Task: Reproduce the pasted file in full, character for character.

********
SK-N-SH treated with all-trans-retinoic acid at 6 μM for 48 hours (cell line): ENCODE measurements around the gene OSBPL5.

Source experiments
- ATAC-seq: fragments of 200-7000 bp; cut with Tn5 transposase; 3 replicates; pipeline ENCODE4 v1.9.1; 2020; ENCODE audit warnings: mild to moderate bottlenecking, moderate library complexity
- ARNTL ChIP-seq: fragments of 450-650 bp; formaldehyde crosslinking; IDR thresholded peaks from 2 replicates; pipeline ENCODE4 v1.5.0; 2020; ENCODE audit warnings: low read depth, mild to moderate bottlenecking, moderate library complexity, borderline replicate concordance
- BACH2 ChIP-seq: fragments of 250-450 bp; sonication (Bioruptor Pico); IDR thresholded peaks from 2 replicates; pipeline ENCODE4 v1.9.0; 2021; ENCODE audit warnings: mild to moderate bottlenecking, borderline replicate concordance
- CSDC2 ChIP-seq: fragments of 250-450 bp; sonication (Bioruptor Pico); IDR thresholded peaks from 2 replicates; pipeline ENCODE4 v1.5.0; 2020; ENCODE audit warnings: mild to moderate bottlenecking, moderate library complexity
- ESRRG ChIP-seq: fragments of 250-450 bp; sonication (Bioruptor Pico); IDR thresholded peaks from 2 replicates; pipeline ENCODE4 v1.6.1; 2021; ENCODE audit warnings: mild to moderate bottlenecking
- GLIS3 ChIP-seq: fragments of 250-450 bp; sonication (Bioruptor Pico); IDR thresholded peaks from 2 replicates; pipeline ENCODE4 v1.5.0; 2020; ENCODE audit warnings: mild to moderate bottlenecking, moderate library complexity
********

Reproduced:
SK-N-SH treated with all-trans-retinoic acid at 6 μM for 48 hours (cell line): ENCODE measurements around the gene OSBPL5.

Source experiments
- ATAC-seq: fragments of 200-7000 bp; cut with Tn5 transposase; 3 replicates; pipeline ENCODE4 v1.9.1; 2020; ENCODE audit warnings: mild to moderate bottlenecking, moderate library complexity
- ARNTL ChIP-seq: fragments of 450-650 bp; formaldehyde crosslinking; IDR thresholded peaks from 2 replicates; pipeline ENCODE4 v1.5.0; 2020; ENCODE audit warnings: low read depth, mild to moderate bottlenecking, moderate library complexity, borderline replicate concordance
- BACH2 ChIP-seq: fragments of 250-450 bp; sonication (Bioruptor Pico); IDR thresholded peaks from 2 replicates; pipeline ENCODE4 v1.9.0; 2021; ENCODE audit warnings: mild to moderate bottlenecking, borderline replicate concordance
- CSDC2 ChIP-seq: fragments of 250-450 bp; sonication (Bioruptor Pico); IDR thresholded peaks from 2 replicates; pipeline ENCODE4 v1.5.0; 2020; ENCODE audit warnings: mild to moderate bottlenecking, moderate library complexity
- ESRRG ChIP-seq: fragments of 250-450 bp; sonication (Bioruptor Pico); IDR thresholded peaks from 2 replicates; pipeline ENCODE4 v1.6.1; 2021; ENCODE audit warnings: mild to moderate bottlenecking
- GLIS3 ChIP-seq: fragments of 250-450 bp; sonication (Bioruptor Pico); IDR thresholded peaks from 2 replicates; pipeline ENCODE4 v1.5.0; 2020; ENCODE audit warnings: mild to moderate bottlenecking, moderate library complexity